Specification Point 3.4:
Calculate the molar enthalpy change (△  h) from the heat energy change, q

ΔH is the symbol that represents the amount of energy lost or gained in a reaction.

+ΔH is endothermic (because it gains heat from the surroundings)
-ΔH is exothermic (because it loses heat to the surroundings)

The unit of ∆H is kJ/mol.

Molar Enthalpy Change

Data from a calorimetry experiment can be used to calculate the molar enthalpy change of a reaction.

Example:

The energy from burning 0.5 g of propane was transferred to 100 cm3 of water to raise its temperature by 20°C. Calculate the molar enthalpy change (in kJ / mol).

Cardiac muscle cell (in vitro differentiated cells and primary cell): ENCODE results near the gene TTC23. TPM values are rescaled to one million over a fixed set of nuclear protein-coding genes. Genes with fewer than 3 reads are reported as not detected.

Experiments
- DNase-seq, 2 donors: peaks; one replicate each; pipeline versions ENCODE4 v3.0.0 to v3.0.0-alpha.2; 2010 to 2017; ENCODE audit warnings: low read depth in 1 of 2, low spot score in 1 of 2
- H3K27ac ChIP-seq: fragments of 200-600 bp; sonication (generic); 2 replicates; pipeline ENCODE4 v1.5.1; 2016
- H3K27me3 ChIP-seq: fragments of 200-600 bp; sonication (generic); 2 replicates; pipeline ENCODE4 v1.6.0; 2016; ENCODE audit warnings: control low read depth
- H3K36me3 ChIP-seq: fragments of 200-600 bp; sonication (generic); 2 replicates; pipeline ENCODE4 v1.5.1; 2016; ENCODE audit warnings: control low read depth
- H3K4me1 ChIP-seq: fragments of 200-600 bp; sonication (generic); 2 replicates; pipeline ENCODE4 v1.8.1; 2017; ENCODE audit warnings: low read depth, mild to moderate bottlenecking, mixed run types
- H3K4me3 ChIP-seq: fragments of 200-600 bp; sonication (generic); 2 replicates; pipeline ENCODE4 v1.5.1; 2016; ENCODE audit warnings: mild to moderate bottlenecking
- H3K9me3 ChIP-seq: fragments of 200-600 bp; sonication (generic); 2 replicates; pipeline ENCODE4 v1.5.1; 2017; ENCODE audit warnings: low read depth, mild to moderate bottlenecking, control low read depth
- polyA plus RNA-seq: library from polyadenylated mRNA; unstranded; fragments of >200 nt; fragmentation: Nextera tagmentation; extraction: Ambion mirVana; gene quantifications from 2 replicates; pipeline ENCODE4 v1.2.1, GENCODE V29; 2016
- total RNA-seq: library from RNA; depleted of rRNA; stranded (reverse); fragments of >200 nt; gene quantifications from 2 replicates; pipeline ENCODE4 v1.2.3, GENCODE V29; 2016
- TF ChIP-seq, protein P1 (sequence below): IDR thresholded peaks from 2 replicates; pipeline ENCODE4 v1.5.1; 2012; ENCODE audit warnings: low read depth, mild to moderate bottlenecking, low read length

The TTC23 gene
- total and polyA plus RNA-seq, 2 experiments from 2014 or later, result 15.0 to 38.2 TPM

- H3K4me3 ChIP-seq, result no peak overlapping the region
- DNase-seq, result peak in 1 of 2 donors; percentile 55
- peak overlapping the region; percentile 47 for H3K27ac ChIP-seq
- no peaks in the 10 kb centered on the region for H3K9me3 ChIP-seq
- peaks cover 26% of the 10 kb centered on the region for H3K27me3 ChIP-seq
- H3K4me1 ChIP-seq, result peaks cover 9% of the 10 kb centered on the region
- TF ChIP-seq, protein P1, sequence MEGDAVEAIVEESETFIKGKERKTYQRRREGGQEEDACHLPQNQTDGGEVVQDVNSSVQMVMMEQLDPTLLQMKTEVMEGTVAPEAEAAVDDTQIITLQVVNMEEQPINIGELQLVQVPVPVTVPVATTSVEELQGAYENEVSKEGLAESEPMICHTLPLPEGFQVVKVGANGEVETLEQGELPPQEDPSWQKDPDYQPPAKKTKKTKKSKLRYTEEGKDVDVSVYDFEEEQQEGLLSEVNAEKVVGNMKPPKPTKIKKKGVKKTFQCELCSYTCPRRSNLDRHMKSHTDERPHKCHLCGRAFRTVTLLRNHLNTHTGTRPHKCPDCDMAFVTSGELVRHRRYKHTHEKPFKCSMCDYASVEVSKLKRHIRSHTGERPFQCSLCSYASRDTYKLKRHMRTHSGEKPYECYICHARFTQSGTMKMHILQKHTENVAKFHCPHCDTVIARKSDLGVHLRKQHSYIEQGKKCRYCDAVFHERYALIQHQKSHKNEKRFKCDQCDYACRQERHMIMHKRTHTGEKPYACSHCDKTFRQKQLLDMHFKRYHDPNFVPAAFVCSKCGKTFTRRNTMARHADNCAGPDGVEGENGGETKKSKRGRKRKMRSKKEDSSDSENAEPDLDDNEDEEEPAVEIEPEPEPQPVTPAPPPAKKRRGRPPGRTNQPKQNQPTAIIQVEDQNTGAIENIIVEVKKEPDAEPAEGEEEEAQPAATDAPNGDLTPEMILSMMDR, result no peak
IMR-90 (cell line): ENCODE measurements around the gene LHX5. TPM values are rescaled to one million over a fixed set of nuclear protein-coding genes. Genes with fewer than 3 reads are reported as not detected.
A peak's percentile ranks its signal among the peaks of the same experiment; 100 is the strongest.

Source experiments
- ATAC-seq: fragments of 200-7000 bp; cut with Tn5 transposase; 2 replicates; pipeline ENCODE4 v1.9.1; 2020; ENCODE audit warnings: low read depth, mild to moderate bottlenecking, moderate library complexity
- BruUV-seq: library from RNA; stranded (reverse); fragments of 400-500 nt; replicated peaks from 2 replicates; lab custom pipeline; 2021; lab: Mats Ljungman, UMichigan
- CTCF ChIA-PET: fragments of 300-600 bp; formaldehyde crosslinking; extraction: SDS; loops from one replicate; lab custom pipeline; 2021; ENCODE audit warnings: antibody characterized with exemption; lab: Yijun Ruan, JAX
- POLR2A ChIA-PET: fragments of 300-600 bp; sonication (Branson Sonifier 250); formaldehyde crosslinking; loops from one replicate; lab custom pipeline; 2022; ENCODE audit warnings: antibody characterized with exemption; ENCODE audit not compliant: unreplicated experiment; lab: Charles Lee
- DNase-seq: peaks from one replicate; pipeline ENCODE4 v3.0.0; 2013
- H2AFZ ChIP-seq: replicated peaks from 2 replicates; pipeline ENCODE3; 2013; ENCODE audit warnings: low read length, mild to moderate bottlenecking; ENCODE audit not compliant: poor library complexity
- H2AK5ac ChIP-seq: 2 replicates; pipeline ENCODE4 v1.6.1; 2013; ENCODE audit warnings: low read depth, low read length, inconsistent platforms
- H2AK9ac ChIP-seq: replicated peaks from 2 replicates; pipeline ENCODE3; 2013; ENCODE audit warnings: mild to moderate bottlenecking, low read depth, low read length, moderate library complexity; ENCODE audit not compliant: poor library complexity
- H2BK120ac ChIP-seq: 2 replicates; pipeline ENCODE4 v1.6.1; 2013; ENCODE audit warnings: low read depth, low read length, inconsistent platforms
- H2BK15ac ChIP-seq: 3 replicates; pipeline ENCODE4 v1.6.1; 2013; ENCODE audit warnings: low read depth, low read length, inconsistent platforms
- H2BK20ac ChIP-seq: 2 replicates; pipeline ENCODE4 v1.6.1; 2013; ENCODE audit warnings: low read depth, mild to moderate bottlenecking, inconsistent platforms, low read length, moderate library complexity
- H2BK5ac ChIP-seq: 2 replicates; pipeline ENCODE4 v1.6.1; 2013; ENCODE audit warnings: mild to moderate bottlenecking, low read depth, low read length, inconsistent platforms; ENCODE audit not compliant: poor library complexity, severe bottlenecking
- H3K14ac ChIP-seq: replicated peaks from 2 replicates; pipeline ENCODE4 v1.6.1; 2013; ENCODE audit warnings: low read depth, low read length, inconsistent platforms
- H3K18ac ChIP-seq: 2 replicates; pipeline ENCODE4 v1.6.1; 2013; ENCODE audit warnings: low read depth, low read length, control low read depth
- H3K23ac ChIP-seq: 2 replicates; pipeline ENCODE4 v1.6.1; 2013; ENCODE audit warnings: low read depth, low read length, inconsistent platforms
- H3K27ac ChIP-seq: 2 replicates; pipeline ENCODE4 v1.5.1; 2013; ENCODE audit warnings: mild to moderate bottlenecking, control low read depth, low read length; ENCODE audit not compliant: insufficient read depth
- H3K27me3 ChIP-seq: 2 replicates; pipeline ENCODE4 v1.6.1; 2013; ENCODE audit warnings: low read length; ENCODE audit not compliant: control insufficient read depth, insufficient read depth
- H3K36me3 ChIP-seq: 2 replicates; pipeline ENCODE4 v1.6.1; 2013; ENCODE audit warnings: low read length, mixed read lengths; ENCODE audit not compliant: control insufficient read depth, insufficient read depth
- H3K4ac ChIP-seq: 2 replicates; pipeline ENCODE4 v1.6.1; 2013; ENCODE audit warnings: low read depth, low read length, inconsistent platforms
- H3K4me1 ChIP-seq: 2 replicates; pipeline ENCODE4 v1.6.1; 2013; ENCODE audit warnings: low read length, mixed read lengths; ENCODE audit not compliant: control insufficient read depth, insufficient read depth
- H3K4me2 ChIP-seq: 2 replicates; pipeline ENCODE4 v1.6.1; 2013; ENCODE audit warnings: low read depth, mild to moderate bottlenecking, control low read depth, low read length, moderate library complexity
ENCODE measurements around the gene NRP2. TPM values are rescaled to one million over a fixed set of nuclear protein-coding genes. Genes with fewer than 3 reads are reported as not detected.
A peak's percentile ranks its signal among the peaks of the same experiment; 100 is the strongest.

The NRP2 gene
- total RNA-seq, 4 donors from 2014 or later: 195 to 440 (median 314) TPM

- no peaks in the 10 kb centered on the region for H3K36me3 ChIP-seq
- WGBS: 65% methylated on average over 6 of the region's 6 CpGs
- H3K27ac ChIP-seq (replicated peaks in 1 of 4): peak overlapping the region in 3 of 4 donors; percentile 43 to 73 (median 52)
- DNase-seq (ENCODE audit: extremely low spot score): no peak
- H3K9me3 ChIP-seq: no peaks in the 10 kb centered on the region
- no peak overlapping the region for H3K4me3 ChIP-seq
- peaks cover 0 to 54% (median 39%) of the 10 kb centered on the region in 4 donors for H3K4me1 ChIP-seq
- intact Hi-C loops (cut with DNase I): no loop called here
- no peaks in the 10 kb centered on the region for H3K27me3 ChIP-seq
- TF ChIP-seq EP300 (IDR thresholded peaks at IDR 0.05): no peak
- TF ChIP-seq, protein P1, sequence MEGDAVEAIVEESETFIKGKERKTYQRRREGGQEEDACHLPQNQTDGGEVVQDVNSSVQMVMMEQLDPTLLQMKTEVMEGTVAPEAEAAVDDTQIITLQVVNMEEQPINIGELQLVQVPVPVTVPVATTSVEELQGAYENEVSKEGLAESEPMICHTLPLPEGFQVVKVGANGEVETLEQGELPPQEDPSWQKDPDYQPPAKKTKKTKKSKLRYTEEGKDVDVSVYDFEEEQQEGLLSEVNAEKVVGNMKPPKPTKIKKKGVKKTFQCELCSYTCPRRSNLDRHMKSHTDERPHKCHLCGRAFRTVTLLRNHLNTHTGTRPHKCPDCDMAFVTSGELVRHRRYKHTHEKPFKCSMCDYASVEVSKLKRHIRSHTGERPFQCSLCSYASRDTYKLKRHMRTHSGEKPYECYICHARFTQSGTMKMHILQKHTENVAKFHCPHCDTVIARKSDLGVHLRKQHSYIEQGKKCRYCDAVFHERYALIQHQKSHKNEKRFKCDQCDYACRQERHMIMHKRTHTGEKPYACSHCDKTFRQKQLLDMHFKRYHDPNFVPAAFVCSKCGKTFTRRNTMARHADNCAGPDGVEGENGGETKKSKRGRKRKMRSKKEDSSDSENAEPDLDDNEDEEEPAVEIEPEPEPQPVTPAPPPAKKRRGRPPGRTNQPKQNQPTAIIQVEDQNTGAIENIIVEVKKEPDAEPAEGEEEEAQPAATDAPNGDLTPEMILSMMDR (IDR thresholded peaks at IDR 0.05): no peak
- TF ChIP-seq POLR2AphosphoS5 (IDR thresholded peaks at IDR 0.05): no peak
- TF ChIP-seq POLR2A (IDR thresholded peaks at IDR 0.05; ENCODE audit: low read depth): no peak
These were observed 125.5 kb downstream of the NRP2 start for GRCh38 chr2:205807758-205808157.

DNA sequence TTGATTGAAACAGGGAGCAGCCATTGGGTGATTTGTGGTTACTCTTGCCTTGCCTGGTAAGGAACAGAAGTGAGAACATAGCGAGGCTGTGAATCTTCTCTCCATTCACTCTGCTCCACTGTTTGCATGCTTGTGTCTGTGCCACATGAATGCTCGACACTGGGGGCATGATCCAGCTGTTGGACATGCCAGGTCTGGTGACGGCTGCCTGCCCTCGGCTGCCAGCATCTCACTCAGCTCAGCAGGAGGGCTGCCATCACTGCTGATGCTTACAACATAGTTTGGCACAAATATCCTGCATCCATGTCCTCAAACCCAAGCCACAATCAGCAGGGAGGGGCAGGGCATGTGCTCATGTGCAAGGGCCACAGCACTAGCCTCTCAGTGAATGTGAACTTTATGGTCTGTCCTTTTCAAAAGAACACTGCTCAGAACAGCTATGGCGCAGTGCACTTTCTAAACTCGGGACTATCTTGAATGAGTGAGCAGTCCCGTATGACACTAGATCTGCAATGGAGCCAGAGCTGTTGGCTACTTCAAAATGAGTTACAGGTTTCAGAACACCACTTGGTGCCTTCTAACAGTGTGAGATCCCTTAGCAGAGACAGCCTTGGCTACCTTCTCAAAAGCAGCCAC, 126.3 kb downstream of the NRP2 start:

Mass of Water =     100 cm3

Heat capacity of Water =     4.2 j / g

Temperature rise     =     20°C

Energy transferred     =     100    x    4.2    x    20    =    8400 J

 

*1000 J = 1 kJ

So 8400 J   =  8.4 kJ

Mr of Propane = 44

Moles of Propane burned     =     0.5     ÷     44     =     0.01136

Molar Enthalpy change     =     8.4     ÷     0.01136     =     739

This Reaction is Exothermic so Enthalpy Change Needs to be Negative

Molar Enthalpy change = – 739 kJ / mol

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Author: Jamie

Jamie got a First class degree in Chemistry from Oxford University before going on to teach chemistry full time as a professional tutor. He’s put together these handy revision notes to match the Edexcel IGCSE Chemistry specification so you can learn exactly what you need to know for your exams.